Keep in mind that these costs are not expected to be paid by you personally, they ultimately come out of the deceased’s estate prior to distribution to the beneficiaries.

Is probate always necessary?

Probate is not necessary in all matters.  Much will depend on the deceased’s assets and the requirements of the asset holders (the bank etc)  It’s best to get qualified legal advice to confirm if this applies in your circumstances.

I don’t want to be Executor

If you have been made executor of an Estate and at the time of the person’s death you are unwilling or believe you are not in a suitable position to perform your duties in this role, there are options.  In the case where there are multiple executors listed in the Will, the remaining executor/s can apply for probate without you, you just need to sign a renunciation form.  In the case where there is only one executor, then another person would have to apply for administration of the estate.

Other situations that can complicate probate and the distribution of an estate include:

  • Where a claim is made against the Estate by an eligible person.
  • Blended families where spouses and offspring from multiple relationships are eligible for inheritance.
  • Where property and assets are located across different states and/or countries.

Estate matters can be complicated and some are simply time-consuming.  Please do not hesitate to get in touch with us for initial advice relevant to your matter.

The short answer is that estate planning is very important. It’s important for reasons that might surprise you.  Whilst it may not be a nice thing to think about, talking about your wishes and getting proper advice can make things a lot easier for your loved ones later on.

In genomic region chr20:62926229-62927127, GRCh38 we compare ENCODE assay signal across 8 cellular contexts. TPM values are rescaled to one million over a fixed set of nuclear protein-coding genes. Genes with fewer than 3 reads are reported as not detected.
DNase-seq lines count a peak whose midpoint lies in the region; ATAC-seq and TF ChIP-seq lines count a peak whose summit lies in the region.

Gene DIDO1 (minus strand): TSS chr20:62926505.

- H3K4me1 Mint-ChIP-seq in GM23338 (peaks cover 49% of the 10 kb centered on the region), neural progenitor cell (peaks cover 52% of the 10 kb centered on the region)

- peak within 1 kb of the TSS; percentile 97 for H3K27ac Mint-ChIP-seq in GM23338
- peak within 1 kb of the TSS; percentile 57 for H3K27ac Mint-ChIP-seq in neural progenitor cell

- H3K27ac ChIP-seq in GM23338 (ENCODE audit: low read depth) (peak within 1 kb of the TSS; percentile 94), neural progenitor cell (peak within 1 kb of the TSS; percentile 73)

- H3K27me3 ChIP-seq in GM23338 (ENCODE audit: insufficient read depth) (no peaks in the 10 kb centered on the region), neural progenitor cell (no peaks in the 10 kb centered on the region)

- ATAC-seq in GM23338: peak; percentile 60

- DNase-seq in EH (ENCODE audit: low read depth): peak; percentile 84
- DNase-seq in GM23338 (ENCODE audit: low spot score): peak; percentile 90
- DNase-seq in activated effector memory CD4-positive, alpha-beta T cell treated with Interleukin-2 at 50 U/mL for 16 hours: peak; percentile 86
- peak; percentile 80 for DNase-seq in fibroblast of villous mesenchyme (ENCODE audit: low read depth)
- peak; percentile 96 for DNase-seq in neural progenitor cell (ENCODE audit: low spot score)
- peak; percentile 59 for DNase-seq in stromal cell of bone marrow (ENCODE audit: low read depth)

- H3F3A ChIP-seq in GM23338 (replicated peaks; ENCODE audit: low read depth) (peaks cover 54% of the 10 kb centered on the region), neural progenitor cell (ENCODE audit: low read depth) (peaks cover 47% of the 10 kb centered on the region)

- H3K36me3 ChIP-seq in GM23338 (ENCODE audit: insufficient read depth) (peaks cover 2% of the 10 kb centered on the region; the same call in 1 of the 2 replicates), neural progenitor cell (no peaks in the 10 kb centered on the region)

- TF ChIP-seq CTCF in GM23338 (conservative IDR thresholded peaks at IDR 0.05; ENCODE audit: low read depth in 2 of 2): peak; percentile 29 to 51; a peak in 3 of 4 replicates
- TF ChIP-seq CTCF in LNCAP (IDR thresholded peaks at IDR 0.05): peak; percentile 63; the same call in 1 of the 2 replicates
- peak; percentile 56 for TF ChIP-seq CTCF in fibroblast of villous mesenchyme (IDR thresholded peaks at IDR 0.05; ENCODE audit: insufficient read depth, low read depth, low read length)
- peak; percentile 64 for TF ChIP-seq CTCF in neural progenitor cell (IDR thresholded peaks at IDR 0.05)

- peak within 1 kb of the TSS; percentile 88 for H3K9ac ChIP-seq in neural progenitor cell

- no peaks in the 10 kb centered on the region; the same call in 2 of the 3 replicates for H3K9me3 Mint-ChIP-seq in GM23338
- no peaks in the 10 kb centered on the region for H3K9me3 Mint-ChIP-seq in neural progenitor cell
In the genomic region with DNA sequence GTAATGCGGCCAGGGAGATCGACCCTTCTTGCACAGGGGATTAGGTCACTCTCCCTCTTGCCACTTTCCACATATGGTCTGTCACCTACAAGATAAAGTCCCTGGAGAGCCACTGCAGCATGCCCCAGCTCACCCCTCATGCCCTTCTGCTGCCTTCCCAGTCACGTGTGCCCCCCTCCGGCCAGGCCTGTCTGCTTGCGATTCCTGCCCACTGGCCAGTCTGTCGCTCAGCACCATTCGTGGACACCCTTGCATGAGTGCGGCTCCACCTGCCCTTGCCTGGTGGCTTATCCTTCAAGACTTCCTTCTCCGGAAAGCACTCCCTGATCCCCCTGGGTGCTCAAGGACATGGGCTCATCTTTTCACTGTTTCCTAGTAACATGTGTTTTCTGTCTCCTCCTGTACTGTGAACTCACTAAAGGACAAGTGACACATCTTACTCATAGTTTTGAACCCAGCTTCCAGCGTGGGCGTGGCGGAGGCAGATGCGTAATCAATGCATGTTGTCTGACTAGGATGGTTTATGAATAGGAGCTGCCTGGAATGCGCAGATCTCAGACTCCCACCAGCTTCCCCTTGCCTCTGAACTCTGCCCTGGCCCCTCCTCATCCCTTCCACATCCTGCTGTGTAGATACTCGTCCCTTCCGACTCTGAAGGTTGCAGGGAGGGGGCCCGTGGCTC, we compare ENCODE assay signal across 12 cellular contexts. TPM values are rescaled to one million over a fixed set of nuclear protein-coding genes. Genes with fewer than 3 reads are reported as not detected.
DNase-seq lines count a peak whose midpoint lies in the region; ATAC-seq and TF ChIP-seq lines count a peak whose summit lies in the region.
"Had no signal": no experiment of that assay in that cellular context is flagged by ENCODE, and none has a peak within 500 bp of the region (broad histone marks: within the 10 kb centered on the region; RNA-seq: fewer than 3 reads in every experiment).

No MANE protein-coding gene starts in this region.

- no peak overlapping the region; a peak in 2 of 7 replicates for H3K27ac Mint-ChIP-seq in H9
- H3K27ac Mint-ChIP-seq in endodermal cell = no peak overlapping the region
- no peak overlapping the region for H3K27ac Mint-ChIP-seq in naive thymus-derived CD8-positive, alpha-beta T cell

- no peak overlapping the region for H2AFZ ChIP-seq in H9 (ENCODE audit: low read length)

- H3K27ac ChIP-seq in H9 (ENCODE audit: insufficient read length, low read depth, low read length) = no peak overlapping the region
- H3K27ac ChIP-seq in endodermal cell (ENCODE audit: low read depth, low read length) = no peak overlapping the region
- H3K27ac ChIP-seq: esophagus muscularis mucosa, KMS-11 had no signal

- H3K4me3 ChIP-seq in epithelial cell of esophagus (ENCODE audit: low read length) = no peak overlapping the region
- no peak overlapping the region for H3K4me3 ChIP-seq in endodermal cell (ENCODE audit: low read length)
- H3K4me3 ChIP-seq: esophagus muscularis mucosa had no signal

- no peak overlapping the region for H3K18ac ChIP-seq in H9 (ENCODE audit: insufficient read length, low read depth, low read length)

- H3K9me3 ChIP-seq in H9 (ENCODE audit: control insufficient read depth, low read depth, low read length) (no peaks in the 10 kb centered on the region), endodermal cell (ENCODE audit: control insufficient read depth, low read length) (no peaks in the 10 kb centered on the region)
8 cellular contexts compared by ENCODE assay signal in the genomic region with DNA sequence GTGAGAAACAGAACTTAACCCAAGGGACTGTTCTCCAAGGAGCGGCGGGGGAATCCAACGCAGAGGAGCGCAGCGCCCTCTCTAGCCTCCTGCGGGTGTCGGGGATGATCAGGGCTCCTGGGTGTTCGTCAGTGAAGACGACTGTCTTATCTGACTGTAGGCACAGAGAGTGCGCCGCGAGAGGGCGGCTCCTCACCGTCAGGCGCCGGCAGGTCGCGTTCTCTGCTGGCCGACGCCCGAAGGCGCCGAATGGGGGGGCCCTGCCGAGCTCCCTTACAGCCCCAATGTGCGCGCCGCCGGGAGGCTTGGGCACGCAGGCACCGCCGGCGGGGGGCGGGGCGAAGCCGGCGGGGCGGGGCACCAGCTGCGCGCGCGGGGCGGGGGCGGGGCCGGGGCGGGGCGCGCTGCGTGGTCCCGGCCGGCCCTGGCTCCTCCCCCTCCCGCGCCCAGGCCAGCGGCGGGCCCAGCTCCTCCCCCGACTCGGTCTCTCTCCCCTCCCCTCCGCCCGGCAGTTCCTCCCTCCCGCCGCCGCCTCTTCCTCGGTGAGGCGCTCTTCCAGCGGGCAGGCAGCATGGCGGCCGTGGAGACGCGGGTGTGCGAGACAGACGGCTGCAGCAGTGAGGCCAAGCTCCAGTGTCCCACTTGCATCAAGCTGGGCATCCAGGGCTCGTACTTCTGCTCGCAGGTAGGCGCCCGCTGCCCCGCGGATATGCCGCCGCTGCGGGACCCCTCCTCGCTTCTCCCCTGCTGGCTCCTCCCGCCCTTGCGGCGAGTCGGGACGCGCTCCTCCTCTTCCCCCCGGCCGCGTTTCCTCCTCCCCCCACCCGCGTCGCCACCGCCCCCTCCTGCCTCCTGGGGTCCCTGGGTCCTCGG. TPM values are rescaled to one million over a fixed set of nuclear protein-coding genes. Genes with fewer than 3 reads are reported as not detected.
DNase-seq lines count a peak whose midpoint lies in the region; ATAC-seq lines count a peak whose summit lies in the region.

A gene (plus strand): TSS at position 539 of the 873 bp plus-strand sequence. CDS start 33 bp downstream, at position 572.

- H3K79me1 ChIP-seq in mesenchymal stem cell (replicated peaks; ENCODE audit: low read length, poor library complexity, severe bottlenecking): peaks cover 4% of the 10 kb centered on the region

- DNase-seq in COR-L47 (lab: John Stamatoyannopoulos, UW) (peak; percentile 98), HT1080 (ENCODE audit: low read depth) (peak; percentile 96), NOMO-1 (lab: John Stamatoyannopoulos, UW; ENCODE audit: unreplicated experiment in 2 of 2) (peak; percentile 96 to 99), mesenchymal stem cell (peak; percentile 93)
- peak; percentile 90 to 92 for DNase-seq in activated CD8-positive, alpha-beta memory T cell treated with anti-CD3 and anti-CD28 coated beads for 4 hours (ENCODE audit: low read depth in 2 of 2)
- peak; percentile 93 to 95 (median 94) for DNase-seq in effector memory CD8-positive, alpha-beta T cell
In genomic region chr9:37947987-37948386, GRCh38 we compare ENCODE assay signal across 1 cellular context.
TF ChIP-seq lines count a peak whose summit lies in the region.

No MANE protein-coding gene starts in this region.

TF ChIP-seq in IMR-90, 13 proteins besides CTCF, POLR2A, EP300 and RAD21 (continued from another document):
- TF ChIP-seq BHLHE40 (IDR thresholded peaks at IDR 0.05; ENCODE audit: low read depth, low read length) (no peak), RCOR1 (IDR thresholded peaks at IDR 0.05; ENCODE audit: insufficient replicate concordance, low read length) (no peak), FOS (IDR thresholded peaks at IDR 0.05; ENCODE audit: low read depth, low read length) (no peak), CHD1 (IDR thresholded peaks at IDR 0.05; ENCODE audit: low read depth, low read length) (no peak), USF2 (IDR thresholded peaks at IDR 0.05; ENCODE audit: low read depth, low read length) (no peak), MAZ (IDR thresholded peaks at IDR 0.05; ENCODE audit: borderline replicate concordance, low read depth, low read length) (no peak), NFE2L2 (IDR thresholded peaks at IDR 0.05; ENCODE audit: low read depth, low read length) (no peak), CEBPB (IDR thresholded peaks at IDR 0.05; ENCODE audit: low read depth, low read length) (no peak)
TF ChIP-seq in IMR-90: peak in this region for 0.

Why is it important?

  • When you die, your estate may be distributed in ways that you had not intended:
    •  If you are not formally divorced, your spouse may inherit your estate either because you haven’t updated your current will or you don’t have a will at all – do you want that??
    • If you are divorced, your Will, or parts of it, may be considered revoked and your estate may be distributed in a way that you did not intend.
  • Even if your estate goes to your kids like you may have wanted, who is to manage this money until they become an adult? Your former partner? And their new partner? You might not be ok with this and a properly constructed Will allows you to appoint a trustee to manage your children’s inheritance until they are adults.
  • Your power of attorney and enduring guardianship appointments are not revoked just because you are separated or divorced. Would you want your former partner controlling your finances or to be making decisions about your health care including life and death decisions?
  • Superannuation is easy to forget about it – its money that we have never even seen!!! But often it is quite a significant asset and your trustee of the fund determines where it is paid, NOT your will.  If you have taken the right steps, your trustee may very well determine that your ex is still the primary person to benefit from your superannuation despite your separation.
  • If you have entered into a new relationship, do you want to make sure your children still receive the inheritance you hoped to provide them? In absence of a will, your children could end up with less than you expected. If you have a will but it doesn’t properly provide for your partner, this could lead to costly disputes.  Estate planning for blended families is essential in order to balance your responsibilities and to achieve the intended outcomes as much as is possible.

Post-separation is a period of huge change in your life. Regular revision of your Will, Power of Attorney and Enduring Guardian is recommended and provides a chance for you to take control of your life so that you and your loved ones are properly protected.  Contact us today and we can help you ensure your wishes are properly documents.